A Study of Television Programme Content and Audience Preference in Awka Urban

Filed in Articles by on November 19, 2022

  – A Study of Television Programme Content and Audience Preference in Awka Urban –

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1.1 Television Broadcasting In Nigeria: Background

The Nigerian Television Authority also known as NTA was inaugurated in 1977 and is the government owned body in charge of television broadcasting in the country. NTA claims to run the biggest television network in Africa with stations in several parts of Nigeria.

Formerly known as Nigerian Television (NTV), the network began with a takeover of regional television stations in 1976 by the then Nigerian military authoritative, and is widely viewed as the authorities’ voice of the Nigerian Government.

The first official Director General was Vincent Maduka, a former engineer. Prior to his appointment Maduku was General Manager of Western Nigerian Television, Ibadan, which was African’s first television station.

By December 1979, there were scheduled television broadcasts from every state capital in the country. The decree establishing the NTA provides for one National Board and six Zonal Boards. The National Board has overall responsibility for policy and standards and remains the cooperate legal entity.

With the Director General as Chief Executive, he is assisted at the Headquarter by the Director of Engineering, News, Finance, programmes, legal and manpower resources. The Chairman of each Zonal Board is a member of the Central Board and the chief executive to the zonal Board is the Zonal Manager Director.

By the decree establishing the NTA, the Nigerian Television Authority became the only body empowered to undertake television broadcasting in Nigeria.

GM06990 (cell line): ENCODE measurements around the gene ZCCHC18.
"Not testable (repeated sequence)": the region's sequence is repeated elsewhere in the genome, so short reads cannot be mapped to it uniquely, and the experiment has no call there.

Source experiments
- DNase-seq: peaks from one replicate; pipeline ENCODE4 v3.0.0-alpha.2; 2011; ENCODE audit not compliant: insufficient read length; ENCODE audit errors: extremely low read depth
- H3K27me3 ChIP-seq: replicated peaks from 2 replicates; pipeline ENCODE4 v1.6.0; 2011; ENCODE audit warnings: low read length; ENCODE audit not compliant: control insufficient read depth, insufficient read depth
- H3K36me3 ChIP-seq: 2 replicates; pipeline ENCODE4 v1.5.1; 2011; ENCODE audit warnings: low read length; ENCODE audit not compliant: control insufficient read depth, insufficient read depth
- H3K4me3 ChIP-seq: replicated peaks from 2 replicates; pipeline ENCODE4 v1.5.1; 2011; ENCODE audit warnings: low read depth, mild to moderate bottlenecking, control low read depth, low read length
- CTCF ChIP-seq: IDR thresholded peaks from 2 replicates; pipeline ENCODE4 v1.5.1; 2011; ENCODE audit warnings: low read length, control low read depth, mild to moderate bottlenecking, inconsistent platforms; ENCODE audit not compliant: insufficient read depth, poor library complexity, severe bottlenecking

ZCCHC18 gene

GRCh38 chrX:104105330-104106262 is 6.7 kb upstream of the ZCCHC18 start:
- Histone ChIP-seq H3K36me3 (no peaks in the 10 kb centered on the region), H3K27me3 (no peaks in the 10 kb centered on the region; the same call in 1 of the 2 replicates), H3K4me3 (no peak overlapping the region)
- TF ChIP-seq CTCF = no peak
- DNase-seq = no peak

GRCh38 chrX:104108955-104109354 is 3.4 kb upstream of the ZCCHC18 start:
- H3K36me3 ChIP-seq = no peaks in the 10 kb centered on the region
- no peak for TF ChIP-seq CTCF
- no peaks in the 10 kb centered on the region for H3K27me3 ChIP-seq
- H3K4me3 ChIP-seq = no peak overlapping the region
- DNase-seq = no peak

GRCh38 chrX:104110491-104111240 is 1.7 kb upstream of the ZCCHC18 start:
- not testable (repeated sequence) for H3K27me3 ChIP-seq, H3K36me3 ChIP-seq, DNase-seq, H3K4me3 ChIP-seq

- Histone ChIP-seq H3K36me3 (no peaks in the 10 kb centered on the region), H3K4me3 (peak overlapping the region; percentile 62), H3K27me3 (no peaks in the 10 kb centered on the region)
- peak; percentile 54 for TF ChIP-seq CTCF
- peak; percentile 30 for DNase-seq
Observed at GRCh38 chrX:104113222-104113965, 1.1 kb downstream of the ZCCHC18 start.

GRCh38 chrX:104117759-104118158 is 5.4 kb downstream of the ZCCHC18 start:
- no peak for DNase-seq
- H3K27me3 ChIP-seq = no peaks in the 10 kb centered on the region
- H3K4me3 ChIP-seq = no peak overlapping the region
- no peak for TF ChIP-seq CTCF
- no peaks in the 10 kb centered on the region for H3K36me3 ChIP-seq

All existing state television stations were thereby taken over and incorporated in NTA. The Authority was organized on six zone structures such that each zone consists of 3 stations except for one which is made of four stations.

The production centre exists in each state to contribute programmes to the zonal output. When all the installations have been completed, it should be possible for anyone in Nigeria to receive any of the six zonal programmes by choice.

In 1997, when NTA was inaugurated, there were 7 stations with 3 in their final stages of commissioning whilst the other state had none at all.

The Guardian in it editorial of Sunday October 18,2009 stated that “the federal Government owned television network, the Nigerian Television Authority,(NTA) is arguably the largest of its type in Africa, but, it is yet to  have the operational freedom required to maximize its potentials.”

However, the NTA’s monopoly of the Nigerian airspace was broken in the mid- 1990s with the establishment of privately owned television stations and networks, notable among which is the Africa Independent Television(AIT).

Television as a medium of communication has gained reasonable acceptance among the Nigerian public but  there is much generalization about the viewers that patronize TV stations and their programmes.


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